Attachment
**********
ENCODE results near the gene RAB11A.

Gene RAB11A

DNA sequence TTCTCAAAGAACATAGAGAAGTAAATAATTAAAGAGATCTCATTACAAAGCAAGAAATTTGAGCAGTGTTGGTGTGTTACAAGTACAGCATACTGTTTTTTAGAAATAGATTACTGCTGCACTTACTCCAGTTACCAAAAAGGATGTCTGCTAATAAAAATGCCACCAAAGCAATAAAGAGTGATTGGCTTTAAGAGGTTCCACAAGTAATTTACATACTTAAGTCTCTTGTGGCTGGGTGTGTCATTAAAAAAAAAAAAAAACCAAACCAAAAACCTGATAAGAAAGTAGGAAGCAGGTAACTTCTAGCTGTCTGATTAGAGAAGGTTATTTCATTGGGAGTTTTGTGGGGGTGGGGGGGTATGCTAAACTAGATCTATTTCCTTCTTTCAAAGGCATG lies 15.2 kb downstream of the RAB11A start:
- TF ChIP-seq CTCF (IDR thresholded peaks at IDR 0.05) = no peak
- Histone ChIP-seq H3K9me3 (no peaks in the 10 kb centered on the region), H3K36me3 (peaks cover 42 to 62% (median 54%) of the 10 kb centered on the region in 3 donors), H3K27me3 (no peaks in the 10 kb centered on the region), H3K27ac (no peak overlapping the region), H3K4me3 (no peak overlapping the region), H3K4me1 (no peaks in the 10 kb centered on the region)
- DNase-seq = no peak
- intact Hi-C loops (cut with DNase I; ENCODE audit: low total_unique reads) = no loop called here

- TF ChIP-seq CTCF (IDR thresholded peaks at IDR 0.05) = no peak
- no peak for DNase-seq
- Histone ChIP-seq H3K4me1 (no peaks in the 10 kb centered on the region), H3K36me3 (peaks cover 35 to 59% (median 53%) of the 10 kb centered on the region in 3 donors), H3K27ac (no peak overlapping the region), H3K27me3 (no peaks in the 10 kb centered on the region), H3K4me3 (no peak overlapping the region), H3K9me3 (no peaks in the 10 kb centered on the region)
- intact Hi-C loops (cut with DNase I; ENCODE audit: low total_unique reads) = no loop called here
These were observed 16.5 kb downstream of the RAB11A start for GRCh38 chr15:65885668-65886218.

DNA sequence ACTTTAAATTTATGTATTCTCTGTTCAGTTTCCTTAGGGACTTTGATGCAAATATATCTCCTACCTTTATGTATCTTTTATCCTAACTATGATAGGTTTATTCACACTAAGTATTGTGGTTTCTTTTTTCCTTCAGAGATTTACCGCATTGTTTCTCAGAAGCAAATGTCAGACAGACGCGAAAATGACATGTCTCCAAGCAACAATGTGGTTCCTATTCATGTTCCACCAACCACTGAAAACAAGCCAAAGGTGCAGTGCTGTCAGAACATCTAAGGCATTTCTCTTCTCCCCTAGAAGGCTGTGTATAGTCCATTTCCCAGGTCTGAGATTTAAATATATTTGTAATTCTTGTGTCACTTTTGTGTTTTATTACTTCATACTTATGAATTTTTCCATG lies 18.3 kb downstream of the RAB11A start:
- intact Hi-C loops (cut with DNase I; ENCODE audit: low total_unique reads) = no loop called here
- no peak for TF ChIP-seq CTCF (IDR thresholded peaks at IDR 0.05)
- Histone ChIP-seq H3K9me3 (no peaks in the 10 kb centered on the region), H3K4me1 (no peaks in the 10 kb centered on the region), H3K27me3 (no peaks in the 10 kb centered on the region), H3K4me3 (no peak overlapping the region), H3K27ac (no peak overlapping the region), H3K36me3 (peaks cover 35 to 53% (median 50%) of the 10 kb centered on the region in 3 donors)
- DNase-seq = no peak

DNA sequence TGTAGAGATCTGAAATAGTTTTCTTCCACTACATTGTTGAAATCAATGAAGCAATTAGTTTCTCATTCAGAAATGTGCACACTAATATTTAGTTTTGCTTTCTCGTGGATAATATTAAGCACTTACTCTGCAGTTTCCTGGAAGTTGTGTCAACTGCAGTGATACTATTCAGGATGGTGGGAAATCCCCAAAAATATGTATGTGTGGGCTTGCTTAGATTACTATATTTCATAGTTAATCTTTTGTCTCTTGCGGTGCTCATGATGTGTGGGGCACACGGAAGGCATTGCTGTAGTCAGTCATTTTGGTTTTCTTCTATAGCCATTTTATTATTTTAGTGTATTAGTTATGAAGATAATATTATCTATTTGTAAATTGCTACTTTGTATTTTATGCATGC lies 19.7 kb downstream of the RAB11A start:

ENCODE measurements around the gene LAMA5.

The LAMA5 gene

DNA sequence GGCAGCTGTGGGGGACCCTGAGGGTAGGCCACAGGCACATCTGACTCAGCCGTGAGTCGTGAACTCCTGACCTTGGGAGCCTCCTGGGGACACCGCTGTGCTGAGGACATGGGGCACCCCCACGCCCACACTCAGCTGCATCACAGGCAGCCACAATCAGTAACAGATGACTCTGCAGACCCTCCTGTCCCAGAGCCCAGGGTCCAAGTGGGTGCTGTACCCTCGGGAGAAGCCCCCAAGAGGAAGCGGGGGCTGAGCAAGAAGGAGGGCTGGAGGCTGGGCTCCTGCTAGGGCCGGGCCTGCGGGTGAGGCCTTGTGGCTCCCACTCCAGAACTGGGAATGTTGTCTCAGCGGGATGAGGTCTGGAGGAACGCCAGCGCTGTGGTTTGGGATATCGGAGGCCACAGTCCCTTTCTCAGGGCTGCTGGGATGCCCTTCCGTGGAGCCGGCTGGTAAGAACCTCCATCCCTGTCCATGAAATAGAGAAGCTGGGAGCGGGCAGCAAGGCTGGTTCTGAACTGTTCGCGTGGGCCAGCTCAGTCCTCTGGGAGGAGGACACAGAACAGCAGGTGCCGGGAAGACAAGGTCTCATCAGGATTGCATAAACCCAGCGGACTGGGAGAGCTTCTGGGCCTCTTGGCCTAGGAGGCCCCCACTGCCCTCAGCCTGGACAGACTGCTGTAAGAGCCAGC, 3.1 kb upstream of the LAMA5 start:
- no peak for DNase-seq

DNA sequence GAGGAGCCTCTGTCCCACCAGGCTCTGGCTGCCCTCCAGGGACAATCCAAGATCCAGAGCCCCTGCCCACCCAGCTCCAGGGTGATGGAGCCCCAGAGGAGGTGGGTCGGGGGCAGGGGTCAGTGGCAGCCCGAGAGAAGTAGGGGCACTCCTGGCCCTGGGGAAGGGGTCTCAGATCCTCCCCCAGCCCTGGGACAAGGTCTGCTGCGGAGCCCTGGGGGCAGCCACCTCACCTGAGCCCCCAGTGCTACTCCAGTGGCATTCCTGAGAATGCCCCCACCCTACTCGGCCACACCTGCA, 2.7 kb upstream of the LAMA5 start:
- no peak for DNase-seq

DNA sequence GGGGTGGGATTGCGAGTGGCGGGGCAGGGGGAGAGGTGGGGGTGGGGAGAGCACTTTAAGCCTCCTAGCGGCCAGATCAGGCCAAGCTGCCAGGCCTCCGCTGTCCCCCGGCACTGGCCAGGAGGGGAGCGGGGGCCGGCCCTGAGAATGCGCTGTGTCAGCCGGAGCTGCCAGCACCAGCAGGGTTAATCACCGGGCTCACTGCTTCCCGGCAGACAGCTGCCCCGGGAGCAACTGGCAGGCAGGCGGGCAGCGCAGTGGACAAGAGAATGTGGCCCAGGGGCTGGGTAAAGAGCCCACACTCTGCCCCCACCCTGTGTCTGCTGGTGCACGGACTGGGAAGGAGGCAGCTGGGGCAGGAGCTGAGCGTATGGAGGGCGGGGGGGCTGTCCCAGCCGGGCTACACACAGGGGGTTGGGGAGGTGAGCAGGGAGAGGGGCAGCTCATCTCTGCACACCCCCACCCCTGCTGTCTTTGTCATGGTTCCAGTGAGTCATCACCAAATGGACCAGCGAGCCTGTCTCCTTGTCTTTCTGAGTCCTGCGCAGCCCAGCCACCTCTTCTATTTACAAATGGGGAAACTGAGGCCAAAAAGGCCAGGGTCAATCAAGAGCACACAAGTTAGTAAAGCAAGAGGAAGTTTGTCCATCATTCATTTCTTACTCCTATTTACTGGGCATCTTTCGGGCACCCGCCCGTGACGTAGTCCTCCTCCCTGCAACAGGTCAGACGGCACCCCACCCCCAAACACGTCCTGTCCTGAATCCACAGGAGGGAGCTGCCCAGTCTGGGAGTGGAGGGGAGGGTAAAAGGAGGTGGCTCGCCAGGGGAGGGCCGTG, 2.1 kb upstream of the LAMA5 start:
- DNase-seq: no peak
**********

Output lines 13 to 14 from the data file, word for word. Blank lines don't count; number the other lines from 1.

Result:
DNA sequence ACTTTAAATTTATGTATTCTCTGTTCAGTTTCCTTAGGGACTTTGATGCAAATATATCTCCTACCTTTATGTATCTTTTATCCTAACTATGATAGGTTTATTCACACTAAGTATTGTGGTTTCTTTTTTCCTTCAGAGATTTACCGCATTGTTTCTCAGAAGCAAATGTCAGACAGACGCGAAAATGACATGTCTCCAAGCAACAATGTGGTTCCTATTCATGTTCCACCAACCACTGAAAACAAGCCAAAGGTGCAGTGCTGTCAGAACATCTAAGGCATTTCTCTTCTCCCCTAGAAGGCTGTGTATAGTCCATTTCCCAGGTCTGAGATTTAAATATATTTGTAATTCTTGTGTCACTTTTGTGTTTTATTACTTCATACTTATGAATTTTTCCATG lies 18.3 kb downstream of the RAB11A start:
- intact Hi-C loops (cut with DNase I; ENCODE audit: low total_unique reads) = no loop called here